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M.w.m. Trucking Co. v. Industrial Com.





Appeal from the Circuit Court of Sangamon County; the Hon. Simon L. Friedman, Judge, presiding.


Claimant, Donald Ivester, filed an application for adjustment of claim before the Industrial Commission seeking an award for injuries he sustained when the truck he was driving collided with another vehicle near Springfield, Illinois, on Monday, February 1, 1971. The arbitrator entered an award on behalf of claimant for temporary total incapacity, permanent facial disfigurement and medical services. The arbitrator found that M.W.M. Trucking Co. (M.W.M.), as the borrowing employer, was principally liable for payment of the award. It was further determined that American Transit Lines (American), as the loaning employer, would be liable should M.W.M. fail to satisfy the award. However, the arbitrator declined to determine the relative rights between M.W.M. and American to reimbursement or indemnification of each for payment of the award. The Industrial Commission confirmed the award, but on certiorari to the circuit court of Sangamon County the award was reversed. The principal issues raised in the direct appeal concern the jurisdiction of the Industrial Commission to determine this cause, the question of whether claimant was an independent contractor at the time of the accident, the status of M.W.M. as a borrowing employer, the amount of the award, and the issue of whether M.W.M. or American is primarily liable should an award be sustained.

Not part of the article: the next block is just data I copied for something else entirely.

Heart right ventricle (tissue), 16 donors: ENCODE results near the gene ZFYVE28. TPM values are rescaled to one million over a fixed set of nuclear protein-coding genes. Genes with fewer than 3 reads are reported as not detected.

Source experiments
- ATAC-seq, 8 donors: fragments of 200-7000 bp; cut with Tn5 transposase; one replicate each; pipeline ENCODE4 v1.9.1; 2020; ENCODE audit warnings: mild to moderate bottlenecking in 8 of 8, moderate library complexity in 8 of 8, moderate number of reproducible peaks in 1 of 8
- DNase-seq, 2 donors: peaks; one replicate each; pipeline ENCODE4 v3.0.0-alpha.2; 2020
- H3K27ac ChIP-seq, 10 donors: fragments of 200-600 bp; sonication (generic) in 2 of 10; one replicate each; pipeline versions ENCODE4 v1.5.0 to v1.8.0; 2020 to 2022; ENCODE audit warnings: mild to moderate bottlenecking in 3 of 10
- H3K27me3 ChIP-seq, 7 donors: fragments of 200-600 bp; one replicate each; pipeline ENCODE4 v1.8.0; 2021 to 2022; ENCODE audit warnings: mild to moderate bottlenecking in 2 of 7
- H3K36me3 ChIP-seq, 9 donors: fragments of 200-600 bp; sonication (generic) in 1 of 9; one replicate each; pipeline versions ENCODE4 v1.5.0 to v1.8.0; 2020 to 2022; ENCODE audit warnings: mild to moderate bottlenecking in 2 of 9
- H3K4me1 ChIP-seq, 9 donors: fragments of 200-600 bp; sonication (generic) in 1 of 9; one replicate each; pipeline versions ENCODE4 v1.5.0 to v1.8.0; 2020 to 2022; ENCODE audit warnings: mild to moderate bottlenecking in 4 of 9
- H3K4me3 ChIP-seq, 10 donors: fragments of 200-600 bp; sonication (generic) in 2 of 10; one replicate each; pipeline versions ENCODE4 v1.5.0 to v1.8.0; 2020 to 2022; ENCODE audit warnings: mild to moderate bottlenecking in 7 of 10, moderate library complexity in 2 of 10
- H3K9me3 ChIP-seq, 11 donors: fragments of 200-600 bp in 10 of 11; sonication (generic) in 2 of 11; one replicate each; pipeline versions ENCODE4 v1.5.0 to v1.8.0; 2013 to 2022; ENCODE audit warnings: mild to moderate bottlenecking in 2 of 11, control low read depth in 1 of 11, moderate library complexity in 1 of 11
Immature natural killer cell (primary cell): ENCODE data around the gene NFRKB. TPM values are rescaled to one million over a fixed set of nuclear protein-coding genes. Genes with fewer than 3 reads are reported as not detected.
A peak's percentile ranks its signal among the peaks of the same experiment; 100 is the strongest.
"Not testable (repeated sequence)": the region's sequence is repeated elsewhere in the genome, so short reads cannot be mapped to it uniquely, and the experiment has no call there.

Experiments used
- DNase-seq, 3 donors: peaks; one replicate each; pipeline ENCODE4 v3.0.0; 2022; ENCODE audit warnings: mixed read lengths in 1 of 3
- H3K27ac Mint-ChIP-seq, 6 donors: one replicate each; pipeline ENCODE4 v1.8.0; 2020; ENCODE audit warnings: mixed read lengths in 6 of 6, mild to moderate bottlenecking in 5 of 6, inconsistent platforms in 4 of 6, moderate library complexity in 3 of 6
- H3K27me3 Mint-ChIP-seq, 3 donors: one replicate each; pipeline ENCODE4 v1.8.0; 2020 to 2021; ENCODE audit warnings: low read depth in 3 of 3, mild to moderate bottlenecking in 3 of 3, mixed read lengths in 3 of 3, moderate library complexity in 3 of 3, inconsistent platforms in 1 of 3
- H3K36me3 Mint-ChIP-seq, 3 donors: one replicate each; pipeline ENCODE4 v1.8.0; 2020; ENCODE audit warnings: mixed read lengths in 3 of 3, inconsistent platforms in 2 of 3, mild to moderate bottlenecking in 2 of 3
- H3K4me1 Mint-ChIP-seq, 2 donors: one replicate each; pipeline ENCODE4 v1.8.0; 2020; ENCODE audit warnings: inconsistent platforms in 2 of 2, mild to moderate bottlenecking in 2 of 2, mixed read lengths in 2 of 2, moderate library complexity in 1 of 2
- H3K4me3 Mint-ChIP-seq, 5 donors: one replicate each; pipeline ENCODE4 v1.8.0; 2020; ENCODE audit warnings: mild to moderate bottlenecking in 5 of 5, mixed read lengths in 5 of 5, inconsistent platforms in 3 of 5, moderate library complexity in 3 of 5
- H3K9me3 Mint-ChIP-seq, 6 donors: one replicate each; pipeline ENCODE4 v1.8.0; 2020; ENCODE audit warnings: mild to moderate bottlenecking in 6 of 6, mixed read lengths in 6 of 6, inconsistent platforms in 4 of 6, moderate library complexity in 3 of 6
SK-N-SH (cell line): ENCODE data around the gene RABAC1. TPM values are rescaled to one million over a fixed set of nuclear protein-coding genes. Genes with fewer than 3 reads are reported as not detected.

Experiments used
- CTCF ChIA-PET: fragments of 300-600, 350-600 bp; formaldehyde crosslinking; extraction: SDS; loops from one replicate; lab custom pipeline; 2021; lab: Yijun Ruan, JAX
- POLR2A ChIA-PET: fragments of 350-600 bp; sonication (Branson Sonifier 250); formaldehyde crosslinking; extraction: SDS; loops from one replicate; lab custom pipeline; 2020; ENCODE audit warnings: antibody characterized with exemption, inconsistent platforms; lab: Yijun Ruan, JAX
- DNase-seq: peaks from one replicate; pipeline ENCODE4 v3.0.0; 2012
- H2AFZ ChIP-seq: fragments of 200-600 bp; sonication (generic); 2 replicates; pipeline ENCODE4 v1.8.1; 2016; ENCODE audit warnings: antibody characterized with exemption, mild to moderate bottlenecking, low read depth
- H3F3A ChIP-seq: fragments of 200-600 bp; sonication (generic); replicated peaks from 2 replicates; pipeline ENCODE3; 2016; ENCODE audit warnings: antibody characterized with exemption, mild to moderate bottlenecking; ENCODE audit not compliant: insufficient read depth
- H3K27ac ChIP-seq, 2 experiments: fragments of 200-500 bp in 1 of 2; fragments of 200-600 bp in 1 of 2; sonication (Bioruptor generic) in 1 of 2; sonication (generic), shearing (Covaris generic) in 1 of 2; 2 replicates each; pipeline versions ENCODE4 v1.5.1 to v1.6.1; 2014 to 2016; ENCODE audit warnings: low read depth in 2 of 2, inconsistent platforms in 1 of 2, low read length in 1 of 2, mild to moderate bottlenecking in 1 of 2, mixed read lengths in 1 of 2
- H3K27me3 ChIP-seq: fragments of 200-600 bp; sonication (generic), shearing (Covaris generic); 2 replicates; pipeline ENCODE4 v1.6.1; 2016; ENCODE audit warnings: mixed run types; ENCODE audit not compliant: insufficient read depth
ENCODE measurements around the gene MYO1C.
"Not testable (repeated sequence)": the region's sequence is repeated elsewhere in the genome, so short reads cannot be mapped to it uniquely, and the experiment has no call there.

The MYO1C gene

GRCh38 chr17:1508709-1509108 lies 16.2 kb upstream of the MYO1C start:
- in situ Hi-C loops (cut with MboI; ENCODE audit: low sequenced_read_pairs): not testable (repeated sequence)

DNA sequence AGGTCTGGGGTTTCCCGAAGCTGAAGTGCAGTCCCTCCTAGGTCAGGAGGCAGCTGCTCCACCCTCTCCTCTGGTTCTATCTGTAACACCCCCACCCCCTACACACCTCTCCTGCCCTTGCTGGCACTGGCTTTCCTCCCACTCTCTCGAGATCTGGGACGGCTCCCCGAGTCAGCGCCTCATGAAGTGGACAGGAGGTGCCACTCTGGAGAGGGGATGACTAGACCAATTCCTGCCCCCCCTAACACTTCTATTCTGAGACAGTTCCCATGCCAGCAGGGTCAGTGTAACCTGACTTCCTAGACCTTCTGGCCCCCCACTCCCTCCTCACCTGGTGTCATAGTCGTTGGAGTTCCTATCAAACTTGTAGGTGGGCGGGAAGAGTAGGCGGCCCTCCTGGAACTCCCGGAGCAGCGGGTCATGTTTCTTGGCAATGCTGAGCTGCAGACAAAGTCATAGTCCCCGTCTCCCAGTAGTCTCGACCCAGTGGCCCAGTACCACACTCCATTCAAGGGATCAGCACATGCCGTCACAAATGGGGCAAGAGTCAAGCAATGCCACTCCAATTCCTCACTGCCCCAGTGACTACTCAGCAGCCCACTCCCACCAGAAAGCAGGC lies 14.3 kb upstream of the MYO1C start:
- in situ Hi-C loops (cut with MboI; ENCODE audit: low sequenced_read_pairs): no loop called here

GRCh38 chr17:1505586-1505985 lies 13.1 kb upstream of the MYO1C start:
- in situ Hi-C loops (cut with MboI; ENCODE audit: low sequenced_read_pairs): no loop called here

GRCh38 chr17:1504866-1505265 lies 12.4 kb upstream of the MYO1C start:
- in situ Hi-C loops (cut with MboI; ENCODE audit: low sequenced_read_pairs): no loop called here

Claimant, an Illinois resident, entered into an agreement to lease his truck to American. Claimant's payment was determined by the amount of freight he handled. In return American supplied claimant with Interstate Commerce Commission approval to operate the vehicle. American also provided claimant with liability insurance, and it withheld taxes and social security contributions from his pay. The agreement recited that use of the equipment without American's express consent would place the activity outside the scope of the agreement and render the agreement inoperative. Claimant also agreed to pay American all monies he collected.

American's main terminal was located in Chicago. Claimant's normal itinerary consisted of hauling freight between Chicago and St. Louis, Missouri. American also maintained a terminal in Granite City, Illinois, which is in close proximity to St. Louis. Claimant resided near Granite City.

After discharging cargo at the Granite City terminal, a driver would normally inform Bud Arnold, American's dispatcher at this facility, that he was available to haul freight north to Chicago. A driver's name would be placed on a board, and he would be assigned on a "first-in, first-out" basis. The record establishes that most of American's freight business consisted of shipment of cargo southbound from Chicago. Unless a driver obtained cargo being shipped northward, he would "deadhead," i.e., return empty, to Chicago with a resulting loss in pay. To avoid this situation, American's drivers who were not assigned northbound cargo by 3 or 4 p.m. were given permission to obtain a "trip lease." A "trip lease" was common practice in the trucking industry whereby a lessor would lease the vehicle to another company for a single trip to a specified designation. The Granite City dispatcher had authority to permit this practice and he would then notify American that a driver was returning with cargo.

Claimant testified that he arrived at the Granite City terminal on January 29, 1971, discharged his cargo and inquired as to northbound freight. He said American did not have any cargo that would be assigned to him. Therefore about noontime he asked and received permission from the dispatcher to "trip lease" for M.W.M., as he had done on numerous occasions.